to rip something out / to leave out something

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Senior Member
some words are marked with a ⇔ on, I am pretty sure that has something to do with the possibility to change the order of the words in some cases.
For example says:
"to rip sth. ⇔ out"
While for example "to rip so. off" does not have that symbol.
When exactly do the "sth." and "out" swap their positions?
What about the following examples?
1. "Rip out page 123!" I think: :tick:
2. "Rip page 123 out!" I think: :tick:, but the sentence above sounds better.

3. "Rip out page 123 of your book!" I think :tick:, just like the fifth sentence, but it's a slightly different emphasis, (right?).
4. "Rip page 123 of your book out!" I think :cross:. Sounds somewhat unfamiliar to me.
5. "Rip page 123 out of your book!" I think :tick:

What about subordinate clauses:
"Rip out the page with the big cartoon where the politician burns a bag of money!" That sounds best to me. Is it correct? Can the "out" be at another position?

Looking forward to being enlightened by you. :)

Best regards,
  • JuanEscritor

    Senior Member
    English - AmE
    I think when giving short commands it is best not to split a phrasal verb, so #2 doesn't look natural to me; you are right that the alternative sounds better.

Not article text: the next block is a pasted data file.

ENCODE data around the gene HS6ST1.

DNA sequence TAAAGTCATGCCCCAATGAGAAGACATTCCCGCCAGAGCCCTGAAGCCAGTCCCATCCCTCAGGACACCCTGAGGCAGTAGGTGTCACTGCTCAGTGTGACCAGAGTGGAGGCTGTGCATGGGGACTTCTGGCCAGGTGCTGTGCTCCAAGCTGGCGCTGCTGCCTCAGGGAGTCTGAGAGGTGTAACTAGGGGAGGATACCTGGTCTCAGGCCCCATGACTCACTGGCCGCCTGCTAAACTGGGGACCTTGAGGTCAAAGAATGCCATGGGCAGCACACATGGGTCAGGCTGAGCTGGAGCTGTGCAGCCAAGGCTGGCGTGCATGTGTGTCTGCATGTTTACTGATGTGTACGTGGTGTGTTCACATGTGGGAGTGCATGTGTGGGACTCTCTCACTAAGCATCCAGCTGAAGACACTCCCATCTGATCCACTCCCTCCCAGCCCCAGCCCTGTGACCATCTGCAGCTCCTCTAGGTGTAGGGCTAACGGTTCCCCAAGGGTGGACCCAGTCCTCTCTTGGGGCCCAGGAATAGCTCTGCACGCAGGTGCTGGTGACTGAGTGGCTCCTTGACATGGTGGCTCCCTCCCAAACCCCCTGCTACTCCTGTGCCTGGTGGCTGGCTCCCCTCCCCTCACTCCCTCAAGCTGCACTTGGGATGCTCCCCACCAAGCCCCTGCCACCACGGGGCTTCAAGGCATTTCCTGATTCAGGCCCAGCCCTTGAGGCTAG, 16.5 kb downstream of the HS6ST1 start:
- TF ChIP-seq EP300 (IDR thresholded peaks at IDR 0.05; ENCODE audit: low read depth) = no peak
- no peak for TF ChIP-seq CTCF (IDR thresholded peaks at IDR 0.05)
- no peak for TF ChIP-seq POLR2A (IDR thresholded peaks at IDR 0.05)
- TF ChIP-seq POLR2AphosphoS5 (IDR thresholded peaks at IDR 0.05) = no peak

I can't imagine a situation where I would use #3. The difficulty with this one is that the out has a double function: it pairs with rip and with of, and there is no good way to construct the sentence that doesn't separate it from one of its partners. That said, I prefer #5, where out of is left together. I don't think #3 and #4 are wrong, but I definitely think #4 is the worst of all five sentences (as you indicate).

    As for your last sentence, I can see placing the out at the end as an acceptable possibility; though I like the way you have it.


    Edit: To rip off has two different meanings; so it might be helpful if you tell us which meaning you would like to examine.
    Last edited:
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